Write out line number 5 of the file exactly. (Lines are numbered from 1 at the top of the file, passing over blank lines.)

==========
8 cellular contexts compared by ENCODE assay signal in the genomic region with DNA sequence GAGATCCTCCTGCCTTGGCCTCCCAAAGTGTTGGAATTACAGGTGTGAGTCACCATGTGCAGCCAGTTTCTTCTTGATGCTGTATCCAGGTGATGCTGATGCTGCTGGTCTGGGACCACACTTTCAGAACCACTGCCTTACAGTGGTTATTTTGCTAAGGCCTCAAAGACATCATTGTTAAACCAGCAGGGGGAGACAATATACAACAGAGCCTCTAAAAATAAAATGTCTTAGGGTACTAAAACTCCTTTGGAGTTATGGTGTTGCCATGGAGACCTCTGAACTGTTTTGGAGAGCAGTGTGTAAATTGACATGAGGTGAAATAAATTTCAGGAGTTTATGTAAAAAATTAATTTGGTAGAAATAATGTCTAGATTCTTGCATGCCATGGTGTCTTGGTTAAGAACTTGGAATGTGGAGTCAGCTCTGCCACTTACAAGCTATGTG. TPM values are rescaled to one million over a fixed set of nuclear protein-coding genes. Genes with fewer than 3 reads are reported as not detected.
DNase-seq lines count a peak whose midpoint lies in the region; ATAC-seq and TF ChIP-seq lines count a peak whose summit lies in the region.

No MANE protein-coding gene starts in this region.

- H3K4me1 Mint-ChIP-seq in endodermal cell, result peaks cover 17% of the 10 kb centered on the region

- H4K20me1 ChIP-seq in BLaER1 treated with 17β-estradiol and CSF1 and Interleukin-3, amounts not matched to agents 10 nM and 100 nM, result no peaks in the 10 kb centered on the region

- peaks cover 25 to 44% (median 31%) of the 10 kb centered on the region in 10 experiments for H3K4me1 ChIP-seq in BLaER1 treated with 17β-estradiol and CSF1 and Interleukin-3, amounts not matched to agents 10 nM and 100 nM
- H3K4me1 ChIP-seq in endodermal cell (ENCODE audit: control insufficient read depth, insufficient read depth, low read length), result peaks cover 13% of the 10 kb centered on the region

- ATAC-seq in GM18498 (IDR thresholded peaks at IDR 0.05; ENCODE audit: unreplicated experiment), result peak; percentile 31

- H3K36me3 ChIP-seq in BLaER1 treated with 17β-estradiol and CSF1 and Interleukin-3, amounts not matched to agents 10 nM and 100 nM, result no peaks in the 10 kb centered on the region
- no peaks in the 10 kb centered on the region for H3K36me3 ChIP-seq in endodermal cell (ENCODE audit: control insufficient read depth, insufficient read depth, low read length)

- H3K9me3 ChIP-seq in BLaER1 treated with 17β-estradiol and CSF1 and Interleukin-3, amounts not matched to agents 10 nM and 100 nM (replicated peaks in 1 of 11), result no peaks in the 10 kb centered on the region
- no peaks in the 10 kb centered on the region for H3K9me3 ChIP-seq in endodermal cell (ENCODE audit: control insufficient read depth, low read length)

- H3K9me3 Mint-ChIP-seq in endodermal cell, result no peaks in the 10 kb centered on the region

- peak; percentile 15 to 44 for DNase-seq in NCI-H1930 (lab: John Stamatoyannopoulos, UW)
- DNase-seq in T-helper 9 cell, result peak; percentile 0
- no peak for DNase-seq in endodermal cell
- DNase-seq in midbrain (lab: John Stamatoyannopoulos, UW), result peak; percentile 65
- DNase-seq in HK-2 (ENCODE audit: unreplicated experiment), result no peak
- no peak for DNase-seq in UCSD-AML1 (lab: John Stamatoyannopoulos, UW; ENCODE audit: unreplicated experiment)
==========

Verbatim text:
- H4K20me1 ChIP-seq in BLaER1 treated with 17β-estradiol and CSF1 and Interleukin-3, amounts not matched to agents 10 nM and 100 nM, result no peaks in the 10 kb centered on the region